Cutting variables

grog

Shohin
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I've been starting my cuttings in a steam heated greenhouse in sand beds. The steam runs underneath, gives some nice bottom heat. Cuttings generally strike very well.
Started running out of room in the little corner I've allotted myself so I thought I'd try some at home. I took some willow leaf ficus, hibiscus, and bougainvillea cuttings and stuck them in a mostly oil-dri mix under fluorescent lighting. I have a warm air humidifier running nearby and two humidity trays for some other tropicals.
That was about three weeks ago and I checked some tonight. Soft, soggy stems for the most part with a few having some white powdery gunk on them, mold/mildew presumably. I remember reading in several different places a mix like this along with sufficient humidity and lighting would be optimal for cuttings. So I'm unsure about which of the variables affected the outcome but most notable differences are the rooting media and bottom heat.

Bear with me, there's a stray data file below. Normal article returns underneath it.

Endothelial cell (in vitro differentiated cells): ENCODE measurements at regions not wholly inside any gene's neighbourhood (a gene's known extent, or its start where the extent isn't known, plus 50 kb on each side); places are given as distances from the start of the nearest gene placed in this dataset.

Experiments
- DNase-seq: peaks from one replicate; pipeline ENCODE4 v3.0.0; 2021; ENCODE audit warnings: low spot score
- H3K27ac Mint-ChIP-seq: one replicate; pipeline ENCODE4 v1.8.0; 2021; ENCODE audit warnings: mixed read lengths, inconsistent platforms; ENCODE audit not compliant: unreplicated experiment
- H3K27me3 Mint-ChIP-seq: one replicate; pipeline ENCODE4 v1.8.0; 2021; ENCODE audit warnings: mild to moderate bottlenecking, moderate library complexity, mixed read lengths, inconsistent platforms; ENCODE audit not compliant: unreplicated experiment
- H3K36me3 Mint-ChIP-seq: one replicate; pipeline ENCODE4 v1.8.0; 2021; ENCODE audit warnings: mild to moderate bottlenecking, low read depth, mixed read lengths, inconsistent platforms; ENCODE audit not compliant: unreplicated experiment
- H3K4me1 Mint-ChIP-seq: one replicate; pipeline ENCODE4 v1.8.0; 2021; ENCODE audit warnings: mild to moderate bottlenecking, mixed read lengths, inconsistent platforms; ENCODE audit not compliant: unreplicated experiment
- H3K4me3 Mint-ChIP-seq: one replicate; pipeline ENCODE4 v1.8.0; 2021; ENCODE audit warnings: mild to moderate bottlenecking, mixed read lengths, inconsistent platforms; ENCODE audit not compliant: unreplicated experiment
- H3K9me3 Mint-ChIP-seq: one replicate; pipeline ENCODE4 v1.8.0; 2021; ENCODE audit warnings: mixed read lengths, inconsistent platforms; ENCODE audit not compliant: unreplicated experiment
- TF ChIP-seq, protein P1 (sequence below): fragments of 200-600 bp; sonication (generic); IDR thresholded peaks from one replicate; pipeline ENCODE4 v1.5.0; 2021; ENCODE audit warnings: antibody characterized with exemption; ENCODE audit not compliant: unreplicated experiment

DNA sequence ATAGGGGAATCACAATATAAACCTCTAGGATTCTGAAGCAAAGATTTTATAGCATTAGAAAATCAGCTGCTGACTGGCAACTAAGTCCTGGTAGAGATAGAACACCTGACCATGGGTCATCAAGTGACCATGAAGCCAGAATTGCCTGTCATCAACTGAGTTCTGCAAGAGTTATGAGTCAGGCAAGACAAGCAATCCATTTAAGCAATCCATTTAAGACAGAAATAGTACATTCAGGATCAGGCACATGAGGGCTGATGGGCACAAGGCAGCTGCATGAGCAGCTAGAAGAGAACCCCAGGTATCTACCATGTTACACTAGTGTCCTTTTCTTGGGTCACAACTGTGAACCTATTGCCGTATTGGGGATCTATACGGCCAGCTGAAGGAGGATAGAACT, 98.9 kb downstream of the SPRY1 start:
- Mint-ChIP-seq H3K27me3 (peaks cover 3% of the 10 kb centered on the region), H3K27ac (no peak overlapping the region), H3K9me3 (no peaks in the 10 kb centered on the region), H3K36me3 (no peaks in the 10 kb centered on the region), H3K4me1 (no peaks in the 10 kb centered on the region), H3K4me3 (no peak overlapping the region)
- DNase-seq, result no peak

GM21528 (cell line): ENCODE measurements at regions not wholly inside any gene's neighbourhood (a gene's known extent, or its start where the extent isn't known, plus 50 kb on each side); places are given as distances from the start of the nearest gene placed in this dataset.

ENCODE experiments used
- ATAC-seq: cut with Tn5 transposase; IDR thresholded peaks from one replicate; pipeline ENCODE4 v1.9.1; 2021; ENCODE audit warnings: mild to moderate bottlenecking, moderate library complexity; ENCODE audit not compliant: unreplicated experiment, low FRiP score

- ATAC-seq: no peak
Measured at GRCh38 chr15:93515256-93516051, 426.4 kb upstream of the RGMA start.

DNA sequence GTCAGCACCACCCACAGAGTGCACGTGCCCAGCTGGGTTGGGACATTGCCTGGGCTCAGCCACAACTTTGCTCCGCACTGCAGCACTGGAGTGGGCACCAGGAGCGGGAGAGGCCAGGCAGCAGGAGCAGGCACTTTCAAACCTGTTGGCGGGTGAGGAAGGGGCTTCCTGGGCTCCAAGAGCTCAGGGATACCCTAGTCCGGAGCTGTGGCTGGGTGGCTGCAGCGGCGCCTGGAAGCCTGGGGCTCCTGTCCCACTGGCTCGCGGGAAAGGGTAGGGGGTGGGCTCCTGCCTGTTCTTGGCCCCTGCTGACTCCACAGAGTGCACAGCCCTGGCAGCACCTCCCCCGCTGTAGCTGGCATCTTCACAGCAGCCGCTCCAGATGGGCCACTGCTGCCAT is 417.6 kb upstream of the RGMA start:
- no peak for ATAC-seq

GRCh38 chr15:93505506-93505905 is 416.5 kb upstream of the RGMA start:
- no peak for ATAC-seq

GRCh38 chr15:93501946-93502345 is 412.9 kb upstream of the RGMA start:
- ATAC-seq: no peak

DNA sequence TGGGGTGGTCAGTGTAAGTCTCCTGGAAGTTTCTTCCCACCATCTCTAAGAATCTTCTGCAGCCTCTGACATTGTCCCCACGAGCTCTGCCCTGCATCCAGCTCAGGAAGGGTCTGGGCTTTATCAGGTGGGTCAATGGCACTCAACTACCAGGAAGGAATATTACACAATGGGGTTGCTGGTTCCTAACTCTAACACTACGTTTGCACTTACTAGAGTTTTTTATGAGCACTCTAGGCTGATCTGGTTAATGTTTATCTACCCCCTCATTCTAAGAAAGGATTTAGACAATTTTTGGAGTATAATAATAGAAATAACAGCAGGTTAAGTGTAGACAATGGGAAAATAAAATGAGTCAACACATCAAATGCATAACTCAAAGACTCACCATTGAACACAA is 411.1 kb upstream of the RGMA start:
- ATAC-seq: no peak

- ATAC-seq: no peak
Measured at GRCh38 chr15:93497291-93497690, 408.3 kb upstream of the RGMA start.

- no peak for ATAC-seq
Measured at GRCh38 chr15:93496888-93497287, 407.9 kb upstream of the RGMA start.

I'm going to bring some benjamina cuttings home from the greenhouse and try them in the same medium but with bottom heat and try some others with the unsifted sand from the cutting beds at the greenhouse also with bottom heat. I suppose for the sake of thoroughness I'll do a mix of the sand and oil-dri.
I'm predicting the pure sand to do best based on what works at the greenhouse (and how bad this batch did) but it'll be interesting to see what happens
 

Tachigi

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in a mostly oil-dri mix under fluorescent lighting. I have a warm air humidifier running nearby and two humidity trays for some other tropicals.
I'm wondering Grog what the condition of the oil dry was when you checked last night. Was it saturated with water?
 

grog

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The oildri was moist but not wet. I used a cell-pack type tray for the cuttings, each "cell" having its own drainage hole. I basically just wet the cuttings when the top was visibly dried out. I hadn't really considered that as a factor much despite the obviously rotted stems since drainage appeared to be pretty fast. However that may be something else to consider. Thanks for the thought Tachigi.
 

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